JUNEAU — Mining is good for Alaska’s economy, but while the state’s six producing mines are holding up well, and some even expanding, a sharp 38 percent drop in exploration spending last year is having ripple effects.
Overall, mining employed 4,600 Alaskans directly last year and the overall employment impact totaled 9,100 including indirect jobs created by the spending. Direct payrolls of mining companies totaled $630 million in 2013.
The 2013 total employment and payroll numbers are down a bit from employment in 2012, however, which is likely due to the falloff in exploration. Minerals companies spent about $180 million in exploration in 2013 compared with $275 million in 2012.
The data was gathered by McDowell Group, a Juneau-based consulting firm, for the Alaska Miners Association and the Council of Alaska Producers, two minerals industry trade associations.
The information was presented to the House and Senate Resources committees in Juneau Feb. 5, by Karen Matthias, director of the producers’ council, and Deantha Crockett, executive director of the Alaska Miners Association. McDowell Group’s 2013 figures were released that day.
On an upbeat note, one of Alaska’s producing mines, the Fort Knox Mine near Fairbanks, achieved another milestone in December 2013, when the mine produced its six millionth ounce of gold, Matthias said.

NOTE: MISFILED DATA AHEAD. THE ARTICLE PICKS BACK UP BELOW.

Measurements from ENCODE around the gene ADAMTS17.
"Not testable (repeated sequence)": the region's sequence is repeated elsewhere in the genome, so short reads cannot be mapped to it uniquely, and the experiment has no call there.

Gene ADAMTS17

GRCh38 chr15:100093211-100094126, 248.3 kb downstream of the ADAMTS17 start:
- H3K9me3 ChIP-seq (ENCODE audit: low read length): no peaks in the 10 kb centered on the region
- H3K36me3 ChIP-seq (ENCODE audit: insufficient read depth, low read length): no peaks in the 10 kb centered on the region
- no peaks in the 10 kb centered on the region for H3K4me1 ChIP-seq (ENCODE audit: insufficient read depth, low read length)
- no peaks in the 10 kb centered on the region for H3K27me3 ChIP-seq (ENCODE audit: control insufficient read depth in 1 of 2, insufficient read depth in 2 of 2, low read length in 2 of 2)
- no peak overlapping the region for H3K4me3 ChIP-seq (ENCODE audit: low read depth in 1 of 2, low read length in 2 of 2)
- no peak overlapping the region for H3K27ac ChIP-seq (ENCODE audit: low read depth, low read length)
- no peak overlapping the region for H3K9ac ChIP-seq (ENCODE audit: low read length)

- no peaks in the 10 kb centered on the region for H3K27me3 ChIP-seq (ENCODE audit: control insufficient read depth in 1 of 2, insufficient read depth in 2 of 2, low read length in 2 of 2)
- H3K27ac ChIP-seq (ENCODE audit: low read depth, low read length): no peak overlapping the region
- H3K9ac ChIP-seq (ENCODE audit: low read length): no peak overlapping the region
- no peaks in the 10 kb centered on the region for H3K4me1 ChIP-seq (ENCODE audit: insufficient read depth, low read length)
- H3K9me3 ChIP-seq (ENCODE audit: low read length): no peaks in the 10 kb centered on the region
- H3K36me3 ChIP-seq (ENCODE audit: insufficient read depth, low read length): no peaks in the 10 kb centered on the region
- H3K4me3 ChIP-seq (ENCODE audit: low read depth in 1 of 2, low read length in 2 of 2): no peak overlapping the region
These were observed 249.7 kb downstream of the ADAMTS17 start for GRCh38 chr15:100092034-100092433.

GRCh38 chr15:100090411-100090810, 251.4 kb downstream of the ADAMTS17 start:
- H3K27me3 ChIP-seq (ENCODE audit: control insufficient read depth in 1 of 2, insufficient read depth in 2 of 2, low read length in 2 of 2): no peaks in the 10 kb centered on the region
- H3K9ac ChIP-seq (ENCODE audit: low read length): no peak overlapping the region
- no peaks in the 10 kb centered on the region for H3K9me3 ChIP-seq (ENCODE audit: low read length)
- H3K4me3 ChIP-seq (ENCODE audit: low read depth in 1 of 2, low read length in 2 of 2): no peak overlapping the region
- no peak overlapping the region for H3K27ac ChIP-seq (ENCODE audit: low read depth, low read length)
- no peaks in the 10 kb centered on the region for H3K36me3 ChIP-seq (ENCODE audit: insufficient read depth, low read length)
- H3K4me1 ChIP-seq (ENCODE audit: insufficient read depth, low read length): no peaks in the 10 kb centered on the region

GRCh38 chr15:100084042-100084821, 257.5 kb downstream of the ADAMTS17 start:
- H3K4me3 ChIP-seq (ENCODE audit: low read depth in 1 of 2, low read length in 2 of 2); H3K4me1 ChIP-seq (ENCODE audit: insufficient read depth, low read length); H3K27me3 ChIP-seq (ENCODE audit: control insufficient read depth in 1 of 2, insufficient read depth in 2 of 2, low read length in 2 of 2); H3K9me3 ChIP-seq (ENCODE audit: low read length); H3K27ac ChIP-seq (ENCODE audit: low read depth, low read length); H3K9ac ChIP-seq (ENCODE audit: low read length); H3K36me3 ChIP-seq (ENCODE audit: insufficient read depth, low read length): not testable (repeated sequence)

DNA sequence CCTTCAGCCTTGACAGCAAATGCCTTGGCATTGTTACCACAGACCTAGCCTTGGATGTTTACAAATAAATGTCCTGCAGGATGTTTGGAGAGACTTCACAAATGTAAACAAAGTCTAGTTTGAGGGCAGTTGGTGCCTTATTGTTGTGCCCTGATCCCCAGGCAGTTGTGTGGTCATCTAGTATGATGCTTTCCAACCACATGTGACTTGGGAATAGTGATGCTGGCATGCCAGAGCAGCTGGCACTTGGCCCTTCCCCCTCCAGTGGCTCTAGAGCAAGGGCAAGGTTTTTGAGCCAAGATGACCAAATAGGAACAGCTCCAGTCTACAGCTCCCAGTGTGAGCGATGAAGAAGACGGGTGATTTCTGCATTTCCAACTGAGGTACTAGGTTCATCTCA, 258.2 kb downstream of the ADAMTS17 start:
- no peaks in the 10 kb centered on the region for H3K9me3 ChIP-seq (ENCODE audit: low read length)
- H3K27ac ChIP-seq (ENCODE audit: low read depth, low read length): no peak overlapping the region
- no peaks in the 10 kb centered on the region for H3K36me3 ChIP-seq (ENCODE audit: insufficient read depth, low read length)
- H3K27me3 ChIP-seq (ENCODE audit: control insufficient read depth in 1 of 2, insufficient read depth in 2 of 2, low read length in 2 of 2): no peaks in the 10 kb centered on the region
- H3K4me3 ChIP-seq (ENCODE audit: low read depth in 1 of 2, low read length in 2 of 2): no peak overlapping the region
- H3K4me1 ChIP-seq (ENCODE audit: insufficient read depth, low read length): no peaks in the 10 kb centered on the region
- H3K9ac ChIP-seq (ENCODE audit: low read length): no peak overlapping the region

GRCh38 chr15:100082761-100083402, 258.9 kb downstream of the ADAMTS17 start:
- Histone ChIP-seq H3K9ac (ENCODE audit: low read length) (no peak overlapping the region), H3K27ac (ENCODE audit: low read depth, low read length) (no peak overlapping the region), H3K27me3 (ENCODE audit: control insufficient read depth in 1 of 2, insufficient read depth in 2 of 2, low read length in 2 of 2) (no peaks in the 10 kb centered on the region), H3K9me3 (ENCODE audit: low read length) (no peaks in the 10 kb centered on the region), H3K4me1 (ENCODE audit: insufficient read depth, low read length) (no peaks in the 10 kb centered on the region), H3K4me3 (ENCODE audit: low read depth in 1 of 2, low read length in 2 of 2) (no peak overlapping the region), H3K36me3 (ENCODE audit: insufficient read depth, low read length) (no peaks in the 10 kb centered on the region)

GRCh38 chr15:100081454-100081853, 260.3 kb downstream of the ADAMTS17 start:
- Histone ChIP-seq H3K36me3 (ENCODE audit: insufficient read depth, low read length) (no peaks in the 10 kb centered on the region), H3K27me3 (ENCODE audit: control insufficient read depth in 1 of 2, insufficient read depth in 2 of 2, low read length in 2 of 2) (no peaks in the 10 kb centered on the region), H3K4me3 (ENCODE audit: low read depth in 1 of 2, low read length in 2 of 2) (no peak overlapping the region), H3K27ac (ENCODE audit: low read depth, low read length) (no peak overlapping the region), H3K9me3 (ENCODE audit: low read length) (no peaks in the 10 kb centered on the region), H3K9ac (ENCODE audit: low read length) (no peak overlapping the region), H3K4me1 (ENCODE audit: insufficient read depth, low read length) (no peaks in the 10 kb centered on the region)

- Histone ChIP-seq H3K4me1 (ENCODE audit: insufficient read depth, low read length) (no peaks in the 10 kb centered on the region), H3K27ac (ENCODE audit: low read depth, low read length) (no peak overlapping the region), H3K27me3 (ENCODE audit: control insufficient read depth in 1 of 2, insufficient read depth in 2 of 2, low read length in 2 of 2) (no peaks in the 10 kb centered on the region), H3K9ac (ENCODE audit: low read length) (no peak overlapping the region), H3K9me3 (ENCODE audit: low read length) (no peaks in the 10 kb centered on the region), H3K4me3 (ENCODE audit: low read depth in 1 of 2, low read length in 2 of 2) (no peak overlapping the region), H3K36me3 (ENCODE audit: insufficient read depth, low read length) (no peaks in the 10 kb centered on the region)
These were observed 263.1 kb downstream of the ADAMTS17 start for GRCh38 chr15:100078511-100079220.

Fort Knox is a large surface mine northwest of Fairbanks that began production in 1996.
In another development, the Greens Creek Mine in Southeast Alaska secured federal approval for an expansion of the mine tailings storage facility, Matthias said. It will be in construction this year and, when completed, will give the mine the capacity to store tailings if new resources are added to the mine, she said.
Greens Creek is an underground silver mine on Admiralty Island near Juneau.
Some more sobering news for the industry, however, was the decision by Anglo American, a large mining company, to withdraw as a partner in the large Pebble copper/gold project near Iliamna, southwest of Anchorage.
Pebble’s owner, Northern Dynasty Minerals, is now looking for another partner to develop the mine.
As for exploration, lower gold prices explain most of the drop, Matthias said. Prices for that metal have dropped from almost $1,800 per ounce in September 2012 to about $1,200 a year later, she said, and haven’t changed much since. Silver also has declined.
Base metals like copper, zinc and lead have been more stable, at least in recent months, but it is gold that drives much of the Alaska exploration.
Alaska isn’t alone in experiencing the drop in exploration. The trend is global, Matthias said, with world exploration spending at $15.2 billion in 2013 compared with $21.5 billion in 2012, a 29 percent decline.
While metals prices are weak, costs for mining and mining equipment continue to climb. Crockett cited some examples: A 40-ton underground haul truck, of the type used in Alaska underground mines, climbed in cost from $560,000 in 2003 to $1.3 million in 2013, she said.